Algerian Umkhonto production almost complete


Denel Dynamics will complete production of Umkhonto surface-to-air missiles for the Algerian Navy in January 2017.

The company on 30 November said deliveries are at an advanced stage, with extensive testing scheduled to take place in early 2017.
“Denel Dynamics is one of 130 global suppliers that equip the frigates with systems ranging from engines, to sensors to weapon systems. The five year programme – named Javelin – comprises the delivery of the Umkhonto Infrared SAM, the on-board fire control equipment and the missile rounds for two Meko A200-AN frigates,” the company said, without explicitly naming Algeria as the customer.
“After four years of manufacturing, integration and commissioning we have now reached the final stages of the programme,” said Tsepo Monaheng, the CEO of Denel Dynamics. The focus now shifts to the client country where the life firings will soon take place.

ThyssenKrupp Marine Systems GmbH began construction of the first of Algeria’s two Meko frigates in August 2012. The first vessel, named Erradii and equipped with the Umkhonto, arrived in Algiers on 19 April this year and was commissioned into service.

The second vessel was launched in December 2015 and will be delivered early next year. Denel said the installation, integration and commissioning phases for the second frigate are completed and final sea acceptance trials took place in October 2016.

Monaheng said the Umkhonto SAM is now operational in 12 naval vessels across the world – eight of them in the northern hemisphere – and these are the SA Navy’s four Valour class frigates, the Finnish navy’s four Hamina fast attack craft and two Hameenmaaa class minelayers and the Algerian Navy’s two Meko A200 class frigates.
“It, again, demonstrates that the South African defence industry can hold its own against the best of the world and that our products and systems are highly competitive,” Monaheng said.

The Denel Dynamics Umkhonto (Spear) was originally developed with a 12 km range but this was increased to 15 km and Denel has demonstrated it can reach out to 20 km, with a ceiling of 8 000 metres. It reaches speeds of around Mach 2.5. Denel Dynamics is currently working on a longer range version (60 km) as part of an integrated air defence system as well as radar guided and surface target versions. In 2013 Denel Dynamics for the first time fired the weapon from land – the system was originally developed for naval applications.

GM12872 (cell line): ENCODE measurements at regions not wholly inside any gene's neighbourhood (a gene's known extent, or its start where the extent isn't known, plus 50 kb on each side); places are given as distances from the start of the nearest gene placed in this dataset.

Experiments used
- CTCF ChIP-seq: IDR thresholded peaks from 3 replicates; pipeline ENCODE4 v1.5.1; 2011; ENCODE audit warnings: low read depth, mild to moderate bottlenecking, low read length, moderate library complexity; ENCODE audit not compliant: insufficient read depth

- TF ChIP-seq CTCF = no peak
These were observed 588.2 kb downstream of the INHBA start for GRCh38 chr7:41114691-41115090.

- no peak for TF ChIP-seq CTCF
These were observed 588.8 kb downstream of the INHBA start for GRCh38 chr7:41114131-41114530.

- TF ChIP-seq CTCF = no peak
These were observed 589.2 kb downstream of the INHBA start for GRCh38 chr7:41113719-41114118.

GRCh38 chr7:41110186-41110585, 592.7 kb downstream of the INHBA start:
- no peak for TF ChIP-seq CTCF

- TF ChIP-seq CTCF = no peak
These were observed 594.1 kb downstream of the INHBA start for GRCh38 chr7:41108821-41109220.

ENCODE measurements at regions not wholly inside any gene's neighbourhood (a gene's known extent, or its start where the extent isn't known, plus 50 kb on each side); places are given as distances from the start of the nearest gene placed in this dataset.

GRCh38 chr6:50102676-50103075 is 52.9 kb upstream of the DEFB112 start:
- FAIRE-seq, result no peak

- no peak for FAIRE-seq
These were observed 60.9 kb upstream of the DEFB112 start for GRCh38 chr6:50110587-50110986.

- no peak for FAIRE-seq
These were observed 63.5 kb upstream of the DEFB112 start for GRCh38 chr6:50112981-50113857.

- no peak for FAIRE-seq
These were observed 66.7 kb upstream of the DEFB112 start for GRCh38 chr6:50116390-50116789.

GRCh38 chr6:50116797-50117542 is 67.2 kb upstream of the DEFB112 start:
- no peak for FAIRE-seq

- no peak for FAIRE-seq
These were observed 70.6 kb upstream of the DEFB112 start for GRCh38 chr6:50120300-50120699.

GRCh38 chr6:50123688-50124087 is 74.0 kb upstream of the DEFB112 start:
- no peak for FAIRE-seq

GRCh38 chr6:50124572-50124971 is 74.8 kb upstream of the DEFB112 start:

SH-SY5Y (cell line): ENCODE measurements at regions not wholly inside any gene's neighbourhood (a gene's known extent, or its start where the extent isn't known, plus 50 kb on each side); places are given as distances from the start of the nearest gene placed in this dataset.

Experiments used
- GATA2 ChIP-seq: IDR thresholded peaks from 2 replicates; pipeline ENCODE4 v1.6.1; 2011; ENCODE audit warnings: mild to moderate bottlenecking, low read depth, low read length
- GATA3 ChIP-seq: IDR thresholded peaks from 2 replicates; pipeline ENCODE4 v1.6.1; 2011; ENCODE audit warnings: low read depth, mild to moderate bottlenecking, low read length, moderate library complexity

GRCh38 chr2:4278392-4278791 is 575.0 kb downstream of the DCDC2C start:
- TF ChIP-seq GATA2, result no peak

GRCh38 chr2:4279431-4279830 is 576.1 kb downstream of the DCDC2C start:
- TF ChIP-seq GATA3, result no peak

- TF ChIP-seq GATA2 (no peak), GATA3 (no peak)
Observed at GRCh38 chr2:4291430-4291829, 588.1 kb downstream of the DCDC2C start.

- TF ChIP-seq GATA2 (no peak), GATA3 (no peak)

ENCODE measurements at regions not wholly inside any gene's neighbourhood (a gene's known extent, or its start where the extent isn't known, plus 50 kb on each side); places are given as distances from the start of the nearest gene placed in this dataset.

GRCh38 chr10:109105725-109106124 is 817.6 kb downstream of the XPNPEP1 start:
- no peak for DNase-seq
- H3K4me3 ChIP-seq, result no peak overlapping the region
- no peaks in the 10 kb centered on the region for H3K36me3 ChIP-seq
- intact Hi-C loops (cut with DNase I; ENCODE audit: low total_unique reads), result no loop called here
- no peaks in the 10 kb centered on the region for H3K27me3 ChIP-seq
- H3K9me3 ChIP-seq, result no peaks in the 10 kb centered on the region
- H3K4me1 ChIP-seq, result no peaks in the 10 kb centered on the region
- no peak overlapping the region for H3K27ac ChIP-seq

Once deployed, the 135 kg missile has a reaction time of 2.5 seconds and half-second intervals between missile launches. Umkhonto uses inertial navigation and mid-course guidance from the launch ship or from a land based radar and then switches to its dual-band thermal imaging seeker for a lock on after launch capability. The missile manoeuvres through tail-mounted control fins and thrust vectoring vanes in the motor nozzle.

Although it is primarily an anti-missile and anti-aircraft system, its 23 kg pre-fragmented warhead with an active proximity fuse makes it effective against surface targets like ships as well.

The Stockholm International Peace Research Institute (SIPRI) reports that Algeria ordered 100 Umkhonto missiles in 2012. In addition to the Umkhonto missiles, Algeria’s Meko frigates are armed with the OTO Melara 127/64 LW (Lightweight) 127 mm naval gun; MSI-Defence 30 mm cannons; Rheinmetall Defence MASS softkill decoy launchers; MU90 torpedoes and Saab/Diehl Defence RBS 15 Mk3 anti-ship missiles.

Sensors include the Saab Sea Giraffe AMB (Agile Multi-Beam) 3D surveillance radar; Saab CEROS 200 radar/electro-optical (EO) fire control directors and Thales UMS4132 Kingklip sonar.

Algeria also ordered six AgustaWestland Super Lynx 300 maritime helicopters for the vessels and these are being fitted with Thales Compact FLASH dipping sonars, MU90 torpedoes and Denel Dynamics Mokopa missiles. 100 Mokopas were ordered in 2012, according to SIPRI.

Algeria also received 50 Raptor II guided weapons from Denel Dynamics in 2008, according to SIPRI. The Raptor II has several guidance options, such as GPS/INS for fire-and-forget attacks, or low-light TV or infrared, and the target can be changed in flight. As the weapon’s communications pod is mounted on the launch aircraft or on a second aircraft, the weapon can be controlled from up to 200 kilometres away.

The 1 200 kilogramme weapon is fitted with a 600 kilogramme penetration or fragmentation warhead and has a circular error probability of three metres. Rocket motors gives the weapon a range of 130+ kilometres. It has been integrated on the Mirage III, Mirage F1, Mirage V, Cheetah and Sukhoi Su-24 aircraft.